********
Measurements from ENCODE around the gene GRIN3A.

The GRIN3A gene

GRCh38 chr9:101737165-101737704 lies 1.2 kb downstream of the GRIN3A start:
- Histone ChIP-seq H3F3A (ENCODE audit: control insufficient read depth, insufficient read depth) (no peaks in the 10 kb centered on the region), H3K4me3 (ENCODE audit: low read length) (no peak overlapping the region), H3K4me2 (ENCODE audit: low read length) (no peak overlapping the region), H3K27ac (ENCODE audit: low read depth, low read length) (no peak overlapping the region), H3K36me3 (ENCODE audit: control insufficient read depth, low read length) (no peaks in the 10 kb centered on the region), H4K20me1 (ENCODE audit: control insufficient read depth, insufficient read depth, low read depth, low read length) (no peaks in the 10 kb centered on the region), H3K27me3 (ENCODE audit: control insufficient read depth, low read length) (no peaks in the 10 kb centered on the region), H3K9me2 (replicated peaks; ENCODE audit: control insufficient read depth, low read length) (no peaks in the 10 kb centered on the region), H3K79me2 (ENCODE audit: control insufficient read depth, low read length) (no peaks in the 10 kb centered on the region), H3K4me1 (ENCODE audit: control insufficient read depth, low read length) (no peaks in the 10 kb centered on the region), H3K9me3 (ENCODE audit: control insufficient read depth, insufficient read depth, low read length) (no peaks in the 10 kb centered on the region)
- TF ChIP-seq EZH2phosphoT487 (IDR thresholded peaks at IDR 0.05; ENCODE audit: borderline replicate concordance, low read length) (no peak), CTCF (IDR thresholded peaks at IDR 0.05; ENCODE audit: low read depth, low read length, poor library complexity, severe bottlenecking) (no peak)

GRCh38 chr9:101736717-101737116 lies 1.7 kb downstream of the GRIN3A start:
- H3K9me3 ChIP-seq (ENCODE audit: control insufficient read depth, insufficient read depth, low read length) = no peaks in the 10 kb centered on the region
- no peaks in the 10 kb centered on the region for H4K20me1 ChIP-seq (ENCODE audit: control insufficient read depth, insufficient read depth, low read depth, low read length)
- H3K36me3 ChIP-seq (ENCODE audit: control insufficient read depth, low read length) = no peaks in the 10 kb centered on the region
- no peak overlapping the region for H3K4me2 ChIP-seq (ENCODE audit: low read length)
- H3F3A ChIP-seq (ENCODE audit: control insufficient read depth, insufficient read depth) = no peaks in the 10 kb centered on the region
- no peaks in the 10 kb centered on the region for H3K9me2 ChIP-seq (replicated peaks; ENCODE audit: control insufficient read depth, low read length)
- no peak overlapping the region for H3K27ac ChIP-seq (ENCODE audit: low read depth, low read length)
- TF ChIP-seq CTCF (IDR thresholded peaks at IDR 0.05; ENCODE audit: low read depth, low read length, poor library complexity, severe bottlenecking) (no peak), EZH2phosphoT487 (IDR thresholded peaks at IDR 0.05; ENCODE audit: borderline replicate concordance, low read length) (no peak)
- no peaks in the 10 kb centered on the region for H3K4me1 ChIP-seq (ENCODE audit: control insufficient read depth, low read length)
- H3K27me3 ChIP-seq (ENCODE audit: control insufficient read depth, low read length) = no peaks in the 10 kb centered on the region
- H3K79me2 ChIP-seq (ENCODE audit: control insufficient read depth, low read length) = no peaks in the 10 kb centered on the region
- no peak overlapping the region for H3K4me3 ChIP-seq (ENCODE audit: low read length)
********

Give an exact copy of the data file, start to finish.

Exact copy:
Measurements from ENCODE around the gene GRIN3A.

The GRIN3A gene

GRCh38 chr9:101737165-101737704 lies 1.2 kb downstream of the GRIN3A start:
- Histone ChIP-seq H3F3A (ENCODE audit: control insufficient read depth, insufficient read depth) (no peaks in the 10 kb centered on the region), H3K4me3 (ENCODE audit: low read length) (no peak overlapping the region), H3K4me2 (ENCODE audit: low read length) (no peak overlapping the region), H3K27ac (ENCODE audit: low read depth, low read length) (no peak overlapping the region), H3K36me3 (ENCODE audit: control insufficient read depth, low read length) (no peaks in the 10 kb centered on the region), H4K20me1 (ENCODE audit: control insufficient read depth, insufficient read depth, low read depth, low read length) (no peaks in the 10 kb centered on the region), H3K27me3 (ENCODE audit: control insufficient read depth, low read length) (no peaks in the 10 kb centered on the region), H3K9me2 (replicated peaks; ENCODE audit: control insufficient read depth, low read length) (no peaks in the 10 kb centered on the region), H3K79me2 (ENCODE audit: control insufficient read depth, low read length) (no peaks in the 10 kb centered on the region), H3K4me1 (ENCODE audit: control insufficient read depth, low read length) (no peaks in the 10 kb centered on the region), H3K9me3 (ENCODE audit: control insufficient read depth, insufficient read depth, low read length) (no peaks in the 10 kb centered on the region)
- TF ChIP-seq EZH2phosphoT487 (IDR thresholded peaks at IDR 0.05; ENCODE audit: borderline replicate concordance, low read length) (no peak), CTCF (IDR thresholded peaks at IDR 0.05; ENCODE audit: low read depth, low read length, poor library complexity, severe bottlenecking) (no peak)

GRCh38 chr9:101736717-101737116 lies 1.7 kb downstream of the GRIN3A start:
- H3K9me3 ChIP-seq (ENCODE audit: control insufficient read depth, insufficient read depth, low read length) = no peaks in the 10 kb centered on the region
- no peaks in the 10 kb centered on the region for H4K20me1 ChIP-seq (ENCODE audit: control insufficient read depth, insufficient read depth, low read depth, low read length)
- H3K36me3 ChIP-seq (ENCODE audit: control insufficient read depth, low read length) = no peaks in the 10 kb centered on the region
- no peak overlapping the region for H3K4me2 ChIP-seq (ENCODE audit: low read length)
- H3F3A ChIP-seq (ENCODE audit: control insufficient read depth, insufficient read depth) = no peaks in the 10 kb centered on the region
- no peaks in the 10 kb centered on the region for H3K9me2 ChIP-seq (replicated peaks; ENCODE audit: control insufficient read depth, low read length)
- no peak overlapping the region for H3K27ac ChIP-seq (ENCODE audit: low read depth, low read length)
- TF ChIP-seq CTCF (IDR thresholded peaks at IDR 0.05; ENCODE audit: low read depth, low read length, poor library complexity, severe bottlenecking) (no peak), EZH2phosphoT487 (IDR thresholded peaks at IDR 0.05; ENCODE audit: borderline replicate concordance, low read length) (no peak)
- no peaks in the 10 kb centered on the region for H3K4me1 ChIP-seq (ENCODE audit: control insufficient read depth, low read length)
- H3K27me3 ChIP-seq (ENCODE audit: control insufficient read depth, low read length) = no peaks in the 10 kb centered on the region
- H3K79me2 ChIP-seq (ENCODE audit: control insufficient read depth, low read length) = no peaks in the 10 kb centered on the region
- no peak overlapping the region for H3K4me3 ChIP-seq (ENCODE audit: low read length)